C. S. Lewis—Jack to his friends—looms large in the American evangelical mind.
On the one hand, this is surprising. A communicant in the Church of England, Lewis was generically orthodox but not specifically evangelical in theological or spiritual emphases. His closest lifelong friends were a homosexual Unitarian (Arthur Greeves) and a traditionalist Roman Catholic (J. R. R. Tolkien). And he drank and smoked prolifically, at one point having a barrel of beer in his rooms at Oxford for the use of his students.
On the other hand, Lewis’s influence on American evangelicals is not surprising. After World War II, American neo-evangelicals shook off their Fundamentalist separatism and irritability and began to actively engage culture with an eye toward changing it. Lewis—the Oxford don who wrote well-regarded studies of medieval English literature, well-written works of Christian apologetics, and well-loved children’s stories—modeled the kind of influence evangelicals wished to exercise on culture high, middlebrow, and popular.
Writing about Lewis is thus something of a cottage industry among American evangelicals, with new titles on this or that aspect of his thought or life appearing regularly. Alister McGrath’s new biography of Lewis is part of that cottage industry—though McGrath is a British evangelical—but nonetheless a welcome addition to it. The broad outlines of Lewis’s life have been sketched before, by Lewis himself (in Surprised by Joy) and by others. What distinguishes McGrath’s biography is the use he makes of Lewis’s collected letters, published in 2004 (volumes 1 and 2) and 2007 (volume 3) by Walter Hooper, Lewis’s literary executor. A careful reading of these letters leads McGrath to argue, against Lewis and Lewis scholars, that Lewis misremembered the date of his conversion to Christianity, placing it in 1929 when it actually occurred in 1930. Whether McGrath’s letter-based argument will win the day is an open question.
McGrath organizes his narrative of Lewis’s life in five parts: “Prelude” (1898–1918), “Oxford” (1919–1954), “Narnia,” “Cambridge” (1954–1963), and “Afterlife,” which focuses on the ongoing influence of Lewis, especially among American evangelicals. He weaves together Lewis’s inner world of ideas and outer world of circumstances into a warts-and-all tapestry. Those who have only read Lewis’s works—whether scholarly, apologetic, or fictional—may be surprised at some of the warts.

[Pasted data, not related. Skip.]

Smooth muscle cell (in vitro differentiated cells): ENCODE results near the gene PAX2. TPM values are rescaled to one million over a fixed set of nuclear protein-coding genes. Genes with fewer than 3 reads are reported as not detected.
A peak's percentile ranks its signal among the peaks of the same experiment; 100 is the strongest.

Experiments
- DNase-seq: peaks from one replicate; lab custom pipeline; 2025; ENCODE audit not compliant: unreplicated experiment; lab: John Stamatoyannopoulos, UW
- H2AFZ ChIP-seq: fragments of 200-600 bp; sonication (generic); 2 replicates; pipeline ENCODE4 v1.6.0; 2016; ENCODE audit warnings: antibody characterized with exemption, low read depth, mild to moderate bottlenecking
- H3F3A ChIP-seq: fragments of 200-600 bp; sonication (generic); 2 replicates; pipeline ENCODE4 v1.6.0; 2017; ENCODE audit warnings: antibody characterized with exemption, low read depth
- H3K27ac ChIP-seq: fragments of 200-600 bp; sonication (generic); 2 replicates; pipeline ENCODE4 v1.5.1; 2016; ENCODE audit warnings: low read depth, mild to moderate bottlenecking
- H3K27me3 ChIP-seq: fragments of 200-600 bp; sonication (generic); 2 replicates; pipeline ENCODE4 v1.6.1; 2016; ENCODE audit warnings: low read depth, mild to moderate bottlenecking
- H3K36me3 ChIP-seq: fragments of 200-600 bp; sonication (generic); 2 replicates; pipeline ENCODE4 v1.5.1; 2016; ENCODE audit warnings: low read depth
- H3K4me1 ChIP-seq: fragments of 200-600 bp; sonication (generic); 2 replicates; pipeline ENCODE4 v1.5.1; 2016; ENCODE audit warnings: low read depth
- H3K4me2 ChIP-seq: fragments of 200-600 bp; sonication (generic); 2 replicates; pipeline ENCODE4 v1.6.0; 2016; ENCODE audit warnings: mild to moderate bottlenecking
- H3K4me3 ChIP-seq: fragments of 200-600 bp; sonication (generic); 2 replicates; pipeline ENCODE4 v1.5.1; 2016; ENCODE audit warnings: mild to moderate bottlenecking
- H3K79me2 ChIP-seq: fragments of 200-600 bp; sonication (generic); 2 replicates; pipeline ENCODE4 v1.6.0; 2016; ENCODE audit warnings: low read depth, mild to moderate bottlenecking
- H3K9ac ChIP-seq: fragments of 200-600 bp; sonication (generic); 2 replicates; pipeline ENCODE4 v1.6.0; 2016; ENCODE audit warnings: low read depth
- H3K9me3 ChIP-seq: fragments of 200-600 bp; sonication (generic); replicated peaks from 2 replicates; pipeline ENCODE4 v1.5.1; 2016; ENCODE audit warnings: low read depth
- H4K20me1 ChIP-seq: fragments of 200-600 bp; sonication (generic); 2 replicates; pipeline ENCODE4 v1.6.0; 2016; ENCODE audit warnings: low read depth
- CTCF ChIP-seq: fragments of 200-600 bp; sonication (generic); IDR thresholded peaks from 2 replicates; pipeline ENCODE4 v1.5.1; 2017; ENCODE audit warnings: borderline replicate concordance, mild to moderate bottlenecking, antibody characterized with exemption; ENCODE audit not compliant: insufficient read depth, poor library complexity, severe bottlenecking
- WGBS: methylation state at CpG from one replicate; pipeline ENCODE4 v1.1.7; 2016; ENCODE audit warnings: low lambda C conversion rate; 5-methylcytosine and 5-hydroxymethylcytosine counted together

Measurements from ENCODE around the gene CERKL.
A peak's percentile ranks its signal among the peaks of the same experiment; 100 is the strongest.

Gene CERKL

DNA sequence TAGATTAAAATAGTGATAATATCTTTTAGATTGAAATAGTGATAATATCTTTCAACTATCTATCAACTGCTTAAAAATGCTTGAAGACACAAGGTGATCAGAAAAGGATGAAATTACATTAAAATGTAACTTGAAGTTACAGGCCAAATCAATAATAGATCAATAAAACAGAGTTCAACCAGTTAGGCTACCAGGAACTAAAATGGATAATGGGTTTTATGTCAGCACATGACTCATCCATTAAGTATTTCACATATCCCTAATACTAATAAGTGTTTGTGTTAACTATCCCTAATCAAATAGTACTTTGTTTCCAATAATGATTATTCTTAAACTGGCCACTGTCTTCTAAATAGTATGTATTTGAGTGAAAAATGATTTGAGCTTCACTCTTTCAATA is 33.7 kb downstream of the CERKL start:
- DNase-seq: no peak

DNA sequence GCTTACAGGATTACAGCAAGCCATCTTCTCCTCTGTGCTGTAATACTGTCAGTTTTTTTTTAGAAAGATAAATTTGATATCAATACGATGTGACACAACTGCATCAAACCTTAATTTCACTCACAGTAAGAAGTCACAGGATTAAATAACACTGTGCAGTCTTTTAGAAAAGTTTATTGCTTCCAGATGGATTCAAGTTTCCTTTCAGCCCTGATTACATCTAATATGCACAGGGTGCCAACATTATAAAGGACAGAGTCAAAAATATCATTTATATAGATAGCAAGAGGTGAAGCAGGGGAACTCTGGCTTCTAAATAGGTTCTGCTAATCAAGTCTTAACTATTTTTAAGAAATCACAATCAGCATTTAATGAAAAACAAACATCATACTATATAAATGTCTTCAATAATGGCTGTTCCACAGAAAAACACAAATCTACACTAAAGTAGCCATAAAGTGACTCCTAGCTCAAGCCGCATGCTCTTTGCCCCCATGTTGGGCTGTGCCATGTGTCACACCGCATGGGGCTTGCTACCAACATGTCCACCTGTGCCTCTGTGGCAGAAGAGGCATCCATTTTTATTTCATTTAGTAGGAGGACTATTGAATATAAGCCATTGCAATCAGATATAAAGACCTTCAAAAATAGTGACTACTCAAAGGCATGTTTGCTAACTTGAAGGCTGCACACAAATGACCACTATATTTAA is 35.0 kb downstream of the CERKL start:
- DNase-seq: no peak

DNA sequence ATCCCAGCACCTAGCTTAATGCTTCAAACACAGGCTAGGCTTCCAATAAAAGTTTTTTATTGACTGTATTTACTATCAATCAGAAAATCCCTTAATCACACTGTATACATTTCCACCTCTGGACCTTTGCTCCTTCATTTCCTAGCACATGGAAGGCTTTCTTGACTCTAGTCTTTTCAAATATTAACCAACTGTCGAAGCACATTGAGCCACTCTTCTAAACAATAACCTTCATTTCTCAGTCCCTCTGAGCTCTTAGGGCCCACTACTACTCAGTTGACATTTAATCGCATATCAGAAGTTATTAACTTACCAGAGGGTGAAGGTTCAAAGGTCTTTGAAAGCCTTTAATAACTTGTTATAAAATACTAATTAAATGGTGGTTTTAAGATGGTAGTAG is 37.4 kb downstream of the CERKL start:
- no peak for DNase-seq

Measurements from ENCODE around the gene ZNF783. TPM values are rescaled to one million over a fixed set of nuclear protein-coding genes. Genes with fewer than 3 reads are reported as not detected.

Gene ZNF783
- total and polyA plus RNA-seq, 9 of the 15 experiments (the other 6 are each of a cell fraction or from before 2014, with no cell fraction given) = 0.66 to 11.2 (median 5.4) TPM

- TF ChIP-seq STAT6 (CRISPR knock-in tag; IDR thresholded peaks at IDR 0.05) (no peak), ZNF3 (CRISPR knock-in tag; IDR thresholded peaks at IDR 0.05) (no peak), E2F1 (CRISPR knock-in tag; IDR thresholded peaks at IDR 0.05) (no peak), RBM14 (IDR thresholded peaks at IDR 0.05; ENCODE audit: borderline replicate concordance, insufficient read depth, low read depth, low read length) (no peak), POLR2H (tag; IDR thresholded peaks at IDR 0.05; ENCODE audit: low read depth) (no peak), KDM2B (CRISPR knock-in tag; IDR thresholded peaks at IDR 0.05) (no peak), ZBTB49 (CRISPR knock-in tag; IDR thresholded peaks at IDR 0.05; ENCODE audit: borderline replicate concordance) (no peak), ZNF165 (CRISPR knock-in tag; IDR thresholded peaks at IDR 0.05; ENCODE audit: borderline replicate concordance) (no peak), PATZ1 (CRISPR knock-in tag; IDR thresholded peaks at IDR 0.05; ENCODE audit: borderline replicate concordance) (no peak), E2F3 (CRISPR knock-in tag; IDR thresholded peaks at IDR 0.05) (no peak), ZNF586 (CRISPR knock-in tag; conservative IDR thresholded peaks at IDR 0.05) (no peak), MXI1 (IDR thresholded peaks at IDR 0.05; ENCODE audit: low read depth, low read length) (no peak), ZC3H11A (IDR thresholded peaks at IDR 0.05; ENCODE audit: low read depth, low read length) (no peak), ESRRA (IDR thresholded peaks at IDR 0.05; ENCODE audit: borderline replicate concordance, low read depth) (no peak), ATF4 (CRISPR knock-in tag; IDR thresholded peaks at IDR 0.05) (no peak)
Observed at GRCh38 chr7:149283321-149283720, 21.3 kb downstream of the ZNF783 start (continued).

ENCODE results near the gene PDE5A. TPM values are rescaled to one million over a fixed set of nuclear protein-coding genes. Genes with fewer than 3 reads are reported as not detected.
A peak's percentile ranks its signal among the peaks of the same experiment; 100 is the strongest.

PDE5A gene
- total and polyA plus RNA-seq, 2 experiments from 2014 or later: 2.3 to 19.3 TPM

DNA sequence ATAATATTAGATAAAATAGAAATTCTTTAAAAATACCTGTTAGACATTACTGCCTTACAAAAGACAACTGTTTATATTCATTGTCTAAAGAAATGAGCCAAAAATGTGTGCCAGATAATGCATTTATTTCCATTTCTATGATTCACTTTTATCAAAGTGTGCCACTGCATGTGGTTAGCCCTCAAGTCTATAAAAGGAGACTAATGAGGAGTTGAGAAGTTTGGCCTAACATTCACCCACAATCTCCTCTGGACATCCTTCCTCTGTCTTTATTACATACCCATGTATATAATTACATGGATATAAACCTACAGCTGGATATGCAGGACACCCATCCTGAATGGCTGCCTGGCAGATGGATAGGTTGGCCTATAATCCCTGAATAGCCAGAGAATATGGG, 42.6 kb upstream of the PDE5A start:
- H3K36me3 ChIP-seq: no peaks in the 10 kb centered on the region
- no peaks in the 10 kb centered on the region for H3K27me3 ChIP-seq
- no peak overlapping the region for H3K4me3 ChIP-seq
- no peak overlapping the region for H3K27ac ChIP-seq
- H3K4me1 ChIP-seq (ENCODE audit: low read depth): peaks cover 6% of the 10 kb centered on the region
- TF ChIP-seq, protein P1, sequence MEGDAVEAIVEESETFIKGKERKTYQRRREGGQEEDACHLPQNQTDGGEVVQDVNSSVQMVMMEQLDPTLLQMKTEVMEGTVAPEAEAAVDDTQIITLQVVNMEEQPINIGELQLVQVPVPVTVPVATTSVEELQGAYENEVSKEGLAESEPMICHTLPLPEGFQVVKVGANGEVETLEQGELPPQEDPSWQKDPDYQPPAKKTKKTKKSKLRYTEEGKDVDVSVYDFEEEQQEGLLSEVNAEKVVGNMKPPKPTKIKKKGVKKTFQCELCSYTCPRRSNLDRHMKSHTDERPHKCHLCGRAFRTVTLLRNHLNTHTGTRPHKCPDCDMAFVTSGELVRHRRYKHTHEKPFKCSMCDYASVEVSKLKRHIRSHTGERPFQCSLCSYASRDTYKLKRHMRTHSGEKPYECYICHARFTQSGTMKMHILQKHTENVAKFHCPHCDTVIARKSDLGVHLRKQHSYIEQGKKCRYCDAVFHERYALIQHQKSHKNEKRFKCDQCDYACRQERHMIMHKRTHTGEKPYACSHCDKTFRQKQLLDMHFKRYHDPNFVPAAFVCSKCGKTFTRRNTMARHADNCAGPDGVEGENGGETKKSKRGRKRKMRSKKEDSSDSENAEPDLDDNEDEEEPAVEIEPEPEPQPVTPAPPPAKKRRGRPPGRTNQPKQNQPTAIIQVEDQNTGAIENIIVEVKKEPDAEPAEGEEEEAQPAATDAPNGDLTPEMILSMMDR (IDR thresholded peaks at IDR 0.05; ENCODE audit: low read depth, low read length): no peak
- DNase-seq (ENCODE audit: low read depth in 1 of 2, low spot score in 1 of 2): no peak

The two biggest surprises, at least to readers unacquainted with Lewis’s life, may be his relationships with two women, first Mrs. Jane King Moore, and then Joy Davidman. The former was the mother of Lewis’s deceased war buddy who was financially supported by him from the end of World War I until her death in 1951. The same age as Lewis’s deceased mother Flora, Mrs. Moore evidently filled a maternal void in Lewis’s life. (His relationship with his father Albert was strained through his adult life.) At some point, beginning perhaps in 1917, their relationship was also sexual, probably ending prior to his conversion. From 1930 until her death in 1951, she lived with Lewis and his brother Warren at their home, The Kilns, which was deeded in her name.
Joy Davidman was an American divorcee, ex-communist, and convert to Christianity, whom Lewis married, abruptly and without notice to friends, in a civil ceremony in 1956. The marriage began as a legal convenience, allowing Davidman and her two sons to remain in Oxford once their residence permissions expired. But it grew into real love. Indeed, the death of Davidman by cancer in 1960 brought forth A Grief Observed, Lewis’s harrowing account of loss.
I mention these two relationships in particular because evangelical readers of Lewis can be so impressed with Lewis’s apologetic for Christianity and literary imagination that they forget he was a flesh-and-blood human being, with all the sins and weaknesses of the race. We—I speak as an American evangelical—cannot idolize the man, which he wouldn’t have wanted anyone to do anyway.
By the same token, however, we shouldn’t discount Lewis’s real literary achievements. Lewis’s academic works—especially on Edmund Spenser and John Milton—can still be read with profit. His apologetic works still offer suggestive critiques of atheism and naturalism. And his fiction can still delight and instruct both children and adults alike.
I highly recommend Alister McGrath’s biography of C. S. Lewis. It humanizes the legend and contextualizes his achievements, but it doesn’t debunk him in the process. Lewis, being dead, can still speak—to American evangelicals and to others. McGrath’s biography gives his life and ideas an earthy voice for a new generation.
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